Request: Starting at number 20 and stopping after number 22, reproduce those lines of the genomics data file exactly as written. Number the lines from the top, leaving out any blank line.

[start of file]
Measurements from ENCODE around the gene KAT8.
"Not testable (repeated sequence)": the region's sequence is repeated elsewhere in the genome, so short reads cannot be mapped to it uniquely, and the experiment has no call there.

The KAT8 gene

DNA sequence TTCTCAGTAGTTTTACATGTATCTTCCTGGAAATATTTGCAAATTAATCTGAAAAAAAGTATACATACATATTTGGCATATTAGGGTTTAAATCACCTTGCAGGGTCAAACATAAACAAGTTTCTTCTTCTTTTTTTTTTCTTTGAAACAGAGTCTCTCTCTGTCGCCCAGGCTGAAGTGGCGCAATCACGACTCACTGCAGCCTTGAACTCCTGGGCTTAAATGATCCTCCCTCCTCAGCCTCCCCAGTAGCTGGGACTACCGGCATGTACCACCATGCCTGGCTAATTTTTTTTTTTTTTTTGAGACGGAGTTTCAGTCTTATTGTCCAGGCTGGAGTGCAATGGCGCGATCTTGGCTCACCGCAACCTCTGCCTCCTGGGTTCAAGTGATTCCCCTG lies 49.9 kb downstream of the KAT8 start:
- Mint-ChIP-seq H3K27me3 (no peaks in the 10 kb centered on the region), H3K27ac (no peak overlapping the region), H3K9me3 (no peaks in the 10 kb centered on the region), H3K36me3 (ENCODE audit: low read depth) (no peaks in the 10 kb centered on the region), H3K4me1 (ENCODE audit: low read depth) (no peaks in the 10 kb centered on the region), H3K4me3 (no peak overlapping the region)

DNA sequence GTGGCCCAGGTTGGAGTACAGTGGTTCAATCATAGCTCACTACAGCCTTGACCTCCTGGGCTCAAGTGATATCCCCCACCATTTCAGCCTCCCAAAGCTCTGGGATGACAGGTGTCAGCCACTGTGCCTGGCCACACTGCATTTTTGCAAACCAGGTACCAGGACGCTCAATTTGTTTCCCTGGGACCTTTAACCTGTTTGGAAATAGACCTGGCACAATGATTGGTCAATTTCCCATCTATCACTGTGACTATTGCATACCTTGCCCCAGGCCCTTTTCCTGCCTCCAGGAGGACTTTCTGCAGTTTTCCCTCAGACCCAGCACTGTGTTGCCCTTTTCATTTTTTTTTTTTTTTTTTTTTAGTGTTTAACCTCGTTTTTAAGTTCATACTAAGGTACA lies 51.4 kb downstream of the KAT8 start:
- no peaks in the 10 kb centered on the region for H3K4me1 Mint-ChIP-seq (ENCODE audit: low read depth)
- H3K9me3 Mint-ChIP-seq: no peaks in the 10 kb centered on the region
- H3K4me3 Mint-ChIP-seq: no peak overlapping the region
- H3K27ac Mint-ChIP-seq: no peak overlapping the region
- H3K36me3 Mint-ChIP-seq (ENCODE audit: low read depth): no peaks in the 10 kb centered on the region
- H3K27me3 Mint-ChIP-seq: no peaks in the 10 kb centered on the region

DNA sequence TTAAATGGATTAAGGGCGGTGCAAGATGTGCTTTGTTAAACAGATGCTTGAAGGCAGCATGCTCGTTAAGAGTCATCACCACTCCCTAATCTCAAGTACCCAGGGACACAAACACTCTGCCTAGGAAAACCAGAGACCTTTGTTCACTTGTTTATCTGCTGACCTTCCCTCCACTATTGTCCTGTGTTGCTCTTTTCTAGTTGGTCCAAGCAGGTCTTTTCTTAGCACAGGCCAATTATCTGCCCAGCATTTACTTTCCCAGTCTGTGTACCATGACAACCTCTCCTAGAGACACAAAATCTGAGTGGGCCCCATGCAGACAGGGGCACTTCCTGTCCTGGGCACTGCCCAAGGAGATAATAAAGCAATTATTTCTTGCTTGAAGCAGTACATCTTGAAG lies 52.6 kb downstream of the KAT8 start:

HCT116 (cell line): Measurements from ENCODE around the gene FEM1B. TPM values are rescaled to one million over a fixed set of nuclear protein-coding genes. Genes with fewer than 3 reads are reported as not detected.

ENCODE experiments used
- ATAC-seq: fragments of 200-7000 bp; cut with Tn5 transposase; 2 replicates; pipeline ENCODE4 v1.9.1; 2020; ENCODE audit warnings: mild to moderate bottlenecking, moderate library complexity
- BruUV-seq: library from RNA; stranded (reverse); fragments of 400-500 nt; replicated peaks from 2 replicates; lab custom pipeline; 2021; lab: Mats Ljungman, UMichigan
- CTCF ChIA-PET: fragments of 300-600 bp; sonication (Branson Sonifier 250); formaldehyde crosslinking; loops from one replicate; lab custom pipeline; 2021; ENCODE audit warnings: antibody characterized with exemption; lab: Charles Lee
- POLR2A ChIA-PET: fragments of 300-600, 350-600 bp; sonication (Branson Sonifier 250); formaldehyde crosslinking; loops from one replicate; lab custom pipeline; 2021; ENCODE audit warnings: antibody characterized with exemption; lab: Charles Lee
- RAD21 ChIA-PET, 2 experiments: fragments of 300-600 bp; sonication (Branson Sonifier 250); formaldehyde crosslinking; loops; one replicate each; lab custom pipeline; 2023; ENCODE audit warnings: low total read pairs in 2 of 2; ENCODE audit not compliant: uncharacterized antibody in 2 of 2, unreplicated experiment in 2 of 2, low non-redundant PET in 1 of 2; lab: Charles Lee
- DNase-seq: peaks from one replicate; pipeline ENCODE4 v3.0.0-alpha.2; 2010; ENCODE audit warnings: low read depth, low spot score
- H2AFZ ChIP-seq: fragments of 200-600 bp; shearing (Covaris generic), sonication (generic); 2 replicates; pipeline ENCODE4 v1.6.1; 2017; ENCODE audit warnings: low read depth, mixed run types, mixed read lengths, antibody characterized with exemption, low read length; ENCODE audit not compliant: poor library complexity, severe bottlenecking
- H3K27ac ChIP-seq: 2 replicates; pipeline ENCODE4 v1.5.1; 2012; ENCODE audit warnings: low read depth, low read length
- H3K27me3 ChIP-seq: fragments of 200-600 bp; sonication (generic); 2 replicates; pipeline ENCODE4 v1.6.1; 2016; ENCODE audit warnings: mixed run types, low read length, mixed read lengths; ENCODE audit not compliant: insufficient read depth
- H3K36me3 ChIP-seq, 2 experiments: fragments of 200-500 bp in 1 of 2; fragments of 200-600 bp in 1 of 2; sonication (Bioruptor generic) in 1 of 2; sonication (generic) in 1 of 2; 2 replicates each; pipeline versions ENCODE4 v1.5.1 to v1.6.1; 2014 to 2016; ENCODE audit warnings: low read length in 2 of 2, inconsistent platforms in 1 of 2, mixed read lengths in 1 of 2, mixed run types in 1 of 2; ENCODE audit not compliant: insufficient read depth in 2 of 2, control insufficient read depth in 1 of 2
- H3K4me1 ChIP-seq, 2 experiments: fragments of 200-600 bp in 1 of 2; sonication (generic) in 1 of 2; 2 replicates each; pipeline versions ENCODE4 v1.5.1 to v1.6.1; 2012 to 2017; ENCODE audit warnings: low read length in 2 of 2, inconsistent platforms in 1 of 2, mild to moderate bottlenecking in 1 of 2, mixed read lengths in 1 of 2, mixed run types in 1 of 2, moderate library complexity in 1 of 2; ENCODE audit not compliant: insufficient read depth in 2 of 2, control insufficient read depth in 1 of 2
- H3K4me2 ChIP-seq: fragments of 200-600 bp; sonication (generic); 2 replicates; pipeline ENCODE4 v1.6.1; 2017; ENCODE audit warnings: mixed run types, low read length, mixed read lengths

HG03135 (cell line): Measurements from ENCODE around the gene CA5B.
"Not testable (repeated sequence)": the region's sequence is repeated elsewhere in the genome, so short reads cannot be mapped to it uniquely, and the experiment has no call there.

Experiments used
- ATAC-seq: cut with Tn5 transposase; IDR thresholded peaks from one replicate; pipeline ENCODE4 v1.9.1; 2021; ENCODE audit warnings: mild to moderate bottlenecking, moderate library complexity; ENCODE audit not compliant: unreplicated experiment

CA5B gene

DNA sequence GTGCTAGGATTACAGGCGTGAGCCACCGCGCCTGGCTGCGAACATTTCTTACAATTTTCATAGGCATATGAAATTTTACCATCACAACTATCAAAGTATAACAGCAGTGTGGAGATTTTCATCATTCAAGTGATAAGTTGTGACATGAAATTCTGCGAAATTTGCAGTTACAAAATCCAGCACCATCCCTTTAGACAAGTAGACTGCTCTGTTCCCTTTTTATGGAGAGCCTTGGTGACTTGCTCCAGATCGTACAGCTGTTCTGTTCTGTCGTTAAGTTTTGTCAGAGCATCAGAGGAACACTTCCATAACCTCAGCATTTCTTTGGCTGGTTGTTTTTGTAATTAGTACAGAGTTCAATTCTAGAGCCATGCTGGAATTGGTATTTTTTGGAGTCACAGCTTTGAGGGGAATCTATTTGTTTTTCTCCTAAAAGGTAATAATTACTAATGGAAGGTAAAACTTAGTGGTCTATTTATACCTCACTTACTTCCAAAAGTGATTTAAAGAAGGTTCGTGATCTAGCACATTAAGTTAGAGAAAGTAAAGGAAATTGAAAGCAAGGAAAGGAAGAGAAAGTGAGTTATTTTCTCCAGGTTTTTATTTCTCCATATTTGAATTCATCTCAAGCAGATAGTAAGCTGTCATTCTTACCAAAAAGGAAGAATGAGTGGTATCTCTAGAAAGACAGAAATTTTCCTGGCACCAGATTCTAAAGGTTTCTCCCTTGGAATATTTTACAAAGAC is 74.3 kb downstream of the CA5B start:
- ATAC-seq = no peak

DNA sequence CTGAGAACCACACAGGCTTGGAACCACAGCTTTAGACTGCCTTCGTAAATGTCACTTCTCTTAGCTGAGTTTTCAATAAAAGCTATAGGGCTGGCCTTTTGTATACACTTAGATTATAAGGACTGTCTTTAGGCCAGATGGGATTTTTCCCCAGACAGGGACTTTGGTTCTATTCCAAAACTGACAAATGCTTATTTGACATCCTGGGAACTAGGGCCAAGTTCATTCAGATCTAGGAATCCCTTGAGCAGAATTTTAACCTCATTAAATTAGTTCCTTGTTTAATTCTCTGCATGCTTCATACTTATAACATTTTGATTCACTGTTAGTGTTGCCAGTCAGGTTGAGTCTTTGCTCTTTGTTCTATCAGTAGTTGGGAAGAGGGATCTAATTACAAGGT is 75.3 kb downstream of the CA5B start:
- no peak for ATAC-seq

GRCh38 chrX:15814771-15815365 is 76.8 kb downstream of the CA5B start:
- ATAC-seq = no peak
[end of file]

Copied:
- RAD21 ChIA-PET, 2 experiments: fragments of 300-600 bp; sonication (Branson Sonifier 250); formaldehyde crosslinking; loops; one replicate each; lab custom pipeline; 2023; ENCODE audit warnings: low total read pairs in 2 of 2; ENCODE audit not compliant: uncharacterized antibody in 2 of 2, unreplicated experiment in 2 of 2, low non-redundant PET in 1 of 2; lab: Charles Lee
- DNase-seq: peaks from one replicate; pipeline ENCODE4 v3.0.0-alpha.2; 2010; ENCODE audit warnings: low read depth, low spot score
- H2AFZ ChIP-seq: fragments of 200-600 bp; shearing (Covaris generic), sonication (generic); 2 replicates; pipeline ENCODE4 v1.6.1; 2017; ENCODE audit warnings: low read depth, mixed run types, mixed read lengths, antibody characterized with exemption, low read length; ENCODE audit not compliant: poor library complexity, severe bottlenecking